Portuguese engineers have taken us one step closer to fusing the digital and physical worlds. Displax, a fledgling tech company in Braga, has developed a device that can read the electrical disturbances in a thin transparent polymer film embedded with nanowires. Any pressure on the film (from a finger, or even from wind) can be detected and understood as a command. Apply the Displax Multitouch Technology (DMT) to any noncoductive surface and you’ve got an instant multitouch interface. According to their press kit, the DMT can interpret up to 16 fingers on a 50 inch screen. The film system can work on any surface from ~7 inches (18cm) to ~10 feet (3m). With drivers for Windows, Mac OS, and Linux, the DMT should be able to work with most conventional computers. Which means that all those non-touch LCD screens out there could be easily updated to be touch capable. With projectors every glass window, every wooden bench, every plastic surface could be used as an I/O device. The possibilities are awesome. Displax put its technology on display in several case studies. We have video of a concept store and a museum for you to enjoy below. Behold the power of film.
Touch surfaces are emerging as a dominant contender for the next human-computer interface. Many smart phones are now touch capable (more’s the pity for my meaty fingertips) and the iPad is likely to popularize the same concept for tablet computers (though Apple isn’t the first to merge those technologies). We’ve also seen touchscreens make impressive splashes in novel settings like the Ring Wall in Germany and the Hard Rock Cafe in Las Vegas. These things are practically everywhere. Now, with Displax, that may take on a literal truth. Most of the surfaces around us are nonconductive and less than 3m in size. The DMT could go on almost everything. What’s the world going to be like when anything we touch could interpret our actions as commands?
The Displax Multitouch Technology has some impressive specs. It’s completely transparent (to the naked eye), a 50 inch screen with processor weights just 300 grams, isn’t affected by lighting conditions, and it’s sensitive enough to detect you blowing on it. Curved surfaces are ok, and it works indoors and outdoors. 16 fingers on a single 50 inch surfaces is probably more than enough for most applications, but Displax is hoping to increase that limit later. The DMT will start shipping in July 2010 with prices to be announced later. It will come with a software package that includes applications for photos, videos, and Google Maps. All in all, it’s a tidy little package.
But it’s only half complete. Displax provides the touch interfaces, but they don’t provide the display. Maybe that’s a quibble, but it’s going to affect how this technology is applied. Put the film on a screen and it becomes a touchscreen, with flashing icons and things to indicate your commands are being interpreted. The same holds true for a surface with an image projected onto it. However, for a non-screen surface there’s just input, no output. That’s ok for some applications (like turning your whole wall into simple controls for a radio), but what we really need is a thin transparent film that can also display images. Combined with the DMT a thin film display would turn any surface into a full-fledged touchscreen. Perhaps if the multitouch half of the concept works well, someone will develop the display half (we’ve already seen a few technologies that are headed in that direction).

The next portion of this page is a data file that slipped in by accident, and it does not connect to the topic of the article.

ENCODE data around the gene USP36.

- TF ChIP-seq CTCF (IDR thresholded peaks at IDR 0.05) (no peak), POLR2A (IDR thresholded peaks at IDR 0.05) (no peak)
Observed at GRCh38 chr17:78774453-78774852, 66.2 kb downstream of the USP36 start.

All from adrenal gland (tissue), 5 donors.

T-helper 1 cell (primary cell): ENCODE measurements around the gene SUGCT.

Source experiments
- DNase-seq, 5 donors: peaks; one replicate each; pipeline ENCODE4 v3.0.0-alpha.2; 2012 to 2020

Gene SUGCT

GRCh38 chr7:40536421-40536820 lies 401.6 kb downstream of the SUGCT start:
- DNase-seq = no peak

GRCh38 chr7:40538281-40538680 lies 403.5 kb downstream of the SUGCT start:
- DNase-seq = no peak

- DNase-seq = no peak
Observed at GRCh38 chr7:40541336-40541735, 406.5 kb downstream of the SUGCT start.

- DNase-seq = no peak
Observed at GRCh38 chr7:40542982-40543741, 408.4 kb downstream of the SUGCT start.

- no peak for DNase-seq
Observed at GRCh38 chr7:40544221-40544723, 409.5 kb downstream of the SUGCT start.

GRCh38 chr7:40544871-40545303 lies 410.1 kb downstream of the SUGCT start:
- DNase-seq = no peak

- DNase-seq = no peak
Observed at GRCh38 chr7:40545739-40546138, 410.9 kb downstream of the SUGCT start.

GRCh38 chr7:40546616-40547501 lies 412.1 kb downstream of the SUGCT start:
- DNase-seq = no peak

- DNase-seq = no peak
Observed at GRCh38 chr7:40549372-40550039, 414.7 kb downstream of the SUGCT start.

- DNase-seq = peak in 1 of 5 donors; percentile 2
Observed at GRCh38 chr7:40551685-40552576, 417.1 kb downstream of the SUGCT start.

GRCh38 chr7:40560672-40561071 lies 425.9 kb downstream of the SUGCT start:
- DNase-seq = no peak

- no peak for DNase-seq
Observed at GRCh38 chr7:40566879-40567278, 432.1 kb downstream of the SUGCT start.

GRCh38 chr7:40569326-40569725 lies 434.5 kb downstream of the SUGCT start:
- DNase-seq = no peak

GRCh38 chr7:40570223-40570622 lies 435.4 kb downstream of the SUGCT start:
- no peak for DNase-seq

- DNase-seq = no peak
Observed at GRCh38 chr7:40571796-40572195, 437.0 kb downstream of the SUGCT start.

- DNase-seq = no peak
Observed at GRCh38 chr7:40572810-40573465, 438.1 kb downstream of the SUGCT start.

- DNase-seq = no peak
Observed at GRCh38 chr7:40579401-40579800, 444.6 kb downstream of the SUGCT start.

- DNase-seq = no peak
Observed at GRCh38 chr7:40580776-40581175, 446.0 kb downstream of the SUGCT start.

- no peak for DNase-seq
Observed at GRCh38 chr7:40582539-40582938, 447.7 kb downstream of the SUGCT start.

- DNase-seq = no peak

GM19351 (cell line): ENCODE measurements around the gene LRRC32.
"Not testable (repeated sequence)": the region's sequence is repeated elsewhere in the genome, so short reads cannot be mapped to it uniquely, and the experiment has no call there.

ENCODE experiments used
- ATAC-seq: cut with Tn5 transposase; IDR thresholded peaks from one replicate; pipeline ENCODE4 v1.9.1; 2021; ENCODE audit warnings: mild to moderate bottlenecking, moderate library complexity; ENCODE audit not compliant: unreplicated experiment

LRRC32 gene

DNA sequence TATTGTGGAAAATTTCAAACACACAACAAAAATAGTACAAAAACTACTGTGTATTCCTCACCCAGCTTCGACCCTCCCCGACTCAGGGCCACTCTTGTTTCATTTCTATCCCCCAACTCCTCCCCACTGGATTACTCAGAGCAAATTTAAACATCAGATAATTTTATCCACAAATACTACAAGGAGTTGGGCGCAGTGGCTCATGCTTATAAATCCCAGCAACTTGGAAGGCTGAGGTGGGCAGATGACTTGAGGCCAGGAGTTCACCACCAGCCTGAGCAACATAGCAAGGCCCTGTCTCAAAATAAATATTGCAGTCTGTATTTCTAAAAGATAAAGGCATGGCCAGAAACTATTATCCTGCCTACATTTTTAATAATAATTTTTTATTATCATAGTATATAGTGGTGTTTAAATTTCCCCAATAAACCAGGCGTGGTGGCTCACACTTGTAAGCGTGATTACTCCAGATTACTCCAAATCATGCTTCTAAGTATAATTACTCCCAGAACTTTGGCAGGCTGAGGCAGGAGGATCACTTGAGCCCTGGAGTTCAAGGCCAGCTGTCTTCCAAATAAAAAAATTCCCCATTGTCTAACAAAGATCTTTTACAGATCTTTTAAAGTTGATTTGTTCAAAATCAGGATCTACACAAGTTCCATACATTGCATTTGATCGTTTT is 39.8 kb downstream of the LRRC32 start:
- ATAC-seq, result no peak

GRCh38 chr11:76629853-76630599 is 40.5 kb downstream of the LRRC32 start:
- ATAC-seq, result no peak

Of course, we have no idea how well the concept will catch on until it actually hits the market. Certainly interactive window displays (as seen in the video) and wall controls are cool, but they may not find a customer base, especially if they are expensive. I wonder if LCD screen manufacturers will be willing to incorporate DMT into their existing models as a quick bootstrap way of turning every computer monitor into a touchscreen. That could be a really cool application that catches on very quickly.
I’m very curious about the embedded nanowires in the polymer film. Displax doesn’t manufacture this film itself (it has a partner for that) just the processing unit. Could the same technology that turns pressure into electrical disturbances generate electrical current? Could nanowires in polymers serve as ultrathin computer circuits? There are likely to be many applications for this kind of technology outside of touchscreens.
For now, though, I’m just impressed with the wide range of places we might see these screens appear. It’s too soon to know if they’ll catch on, but they could turn every shop window into an interactive catalog for the goods inside. Your chair could know if you’re sitting on it, and could play relaxing music if your seat-signature seems too tense. Any table top could become a keyboard, or a piano, or a drum kit. The possibilities are endless. It’s likely to take years to develop the software for such applications, but the DMT hardware seems to be available now. If Displax, or some other cheap touchscreen technology, catches on, it will go a long ways towards “waking up” our physical world so that it looks for and responds to our input. I wonder what we’ll tell it to do?
[image/video/source credit: Displax]